After that, it’s important to identify the composition of the audience from a profile and device perspective.  A good understanding will enable you to make the most of the BYOD initiative, while also helping you to identify the types of devices that would be used. For example, a presentation at a recent Gartner Summit showed that the most popular device in developed countries is iOS, while in emerging countries it is Android, and that by 2016, smartphones will be 78 percent of total global handset shipments. Such information is helpful when predicting what BYOD devices to plan for.

BYOD demands mobile app development for business purposes and beyond just customers. Thus, it’s essential to collaborate alongside the development team—to understand their mobile application development strategy and sync your BYOD policy. Creating an internal iOS application when your policy is limited to Android devices, for example, does not make much sense. These days, organizations should ensure their mobile enterprise application platforms are multi-platform and multi-channel-oriented.

Defining BYOD policy is also crucial. To help you craft a successful policy, I’ve created a checklist. If you define the following elements in your BYOD policy, you will be on the road to a secure, mobile-friendly work environment:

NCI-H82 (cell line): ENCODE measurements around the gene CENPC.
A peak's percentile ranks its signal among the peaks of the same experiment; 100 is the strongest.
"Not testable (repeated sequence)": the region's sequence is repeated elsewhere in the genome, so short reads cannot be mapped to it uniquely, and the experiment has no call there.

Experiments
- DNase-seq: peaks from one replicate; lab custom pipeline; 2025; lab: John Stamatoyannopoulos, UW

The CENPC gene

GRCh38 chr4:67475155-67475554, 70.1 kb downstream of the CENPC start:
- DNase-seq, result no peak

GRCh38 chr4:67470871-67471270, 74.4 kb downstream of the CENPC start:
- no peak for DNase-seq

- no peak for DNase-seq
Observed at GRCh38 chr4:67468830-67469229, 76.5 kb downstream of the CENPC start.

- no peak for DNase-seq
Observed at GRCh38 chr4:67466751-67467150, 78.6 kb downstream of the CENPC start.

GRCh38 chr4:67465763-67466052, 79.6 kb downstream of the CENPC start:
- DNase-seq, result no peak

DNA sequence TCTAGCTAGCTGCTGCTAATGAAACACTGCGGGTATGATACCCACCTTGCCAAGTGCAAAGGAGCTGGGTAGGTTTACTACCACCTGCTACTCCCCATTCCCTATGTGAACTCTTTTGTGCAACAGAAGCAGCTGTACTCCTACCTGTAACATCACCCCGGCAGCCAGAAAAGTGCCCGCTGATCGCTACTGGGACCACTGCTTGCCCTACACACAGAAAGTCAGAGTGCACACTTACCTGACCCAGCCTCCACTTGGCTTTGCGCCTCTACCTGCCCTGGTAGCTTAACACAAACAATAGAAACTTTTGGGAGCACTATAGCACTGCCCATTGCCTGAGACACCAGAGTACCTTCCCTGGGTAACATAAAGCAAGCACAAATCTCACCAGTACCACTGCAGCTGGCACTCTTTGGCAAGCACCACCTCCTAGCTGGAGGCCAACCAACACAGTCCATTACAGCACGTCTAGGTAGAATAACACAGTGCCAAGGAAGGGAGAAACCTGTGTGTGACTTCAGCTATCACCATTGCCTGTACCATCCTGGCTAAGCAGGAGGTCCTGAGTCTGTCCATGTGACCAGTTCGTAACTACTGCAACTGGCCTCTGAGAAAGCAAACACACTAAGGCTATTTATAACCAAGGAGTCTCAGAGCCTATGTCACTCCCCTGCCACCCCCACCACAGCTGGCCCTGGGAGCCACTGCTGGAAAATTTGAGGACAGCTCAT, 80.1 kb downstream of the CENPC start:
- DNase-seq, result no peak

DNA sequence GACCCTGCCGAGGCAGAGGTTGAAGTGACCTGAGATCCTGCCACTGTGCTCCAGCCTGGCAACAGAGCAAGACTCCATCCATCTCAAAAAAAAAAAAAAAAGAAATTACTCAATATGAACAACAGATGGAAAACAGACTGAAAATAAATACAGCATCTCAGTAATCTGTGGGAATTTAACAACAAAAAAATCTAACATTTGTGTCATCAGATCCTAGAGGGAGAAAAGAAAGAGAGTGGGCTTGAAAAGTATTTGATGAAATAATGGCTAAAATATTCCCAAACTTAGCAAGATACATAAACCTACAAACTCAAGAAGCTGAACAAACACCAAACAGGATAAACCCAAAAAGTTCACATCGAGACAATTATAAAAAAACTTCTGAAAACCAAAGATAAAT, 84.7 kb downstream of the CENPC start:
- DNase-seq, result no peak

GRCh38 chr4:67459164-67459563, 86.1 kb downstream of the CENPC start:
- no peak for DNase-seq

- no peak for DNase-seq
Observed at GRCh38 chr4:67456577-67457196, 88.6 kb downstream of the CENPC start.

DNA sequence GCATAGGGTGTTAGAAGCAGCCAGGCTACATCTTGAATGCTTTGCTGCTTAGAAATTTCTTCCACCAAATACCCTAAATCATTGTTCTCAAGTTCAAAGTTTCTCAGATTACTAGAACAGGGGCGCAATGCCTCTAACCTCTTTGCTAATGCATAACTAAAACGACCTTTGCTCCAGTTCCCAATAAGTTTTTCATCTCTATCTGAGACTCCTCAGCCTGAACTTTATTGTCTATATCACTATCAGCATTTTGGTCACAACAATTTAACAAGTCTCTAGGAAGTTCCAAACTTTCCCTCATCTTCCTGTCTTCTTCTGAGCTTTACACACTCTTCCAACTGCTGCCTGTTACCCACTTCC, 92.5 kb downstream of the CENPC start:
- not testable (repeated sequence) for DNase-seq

• Supported devices
  • Email account usage standards
  • Access and authentication mechanisms
  • Acceptable mobile usage education
  • Device wiping procedures
  • Stored data standard management
  • Malware protection procedures
  • Location tracking terms
  • Applications usage policy
  • Configuration details
  • Mobile device management/application procedures (i.e., mobile loss, procedures defined for when employees leave, regular checkups for all those devices connected to the network, etc.)

BYOD initiatives demand new security controls to minimize risk and additional IT resources to manage security initiatives. Yet, since the office of the future demands flexibility, mobility and convenience, it is obvious that BYOD is something that is here to stay. Thus, organizations should embrace it, evaluate it, and implement all required controls and resources necessary for success. Good luck!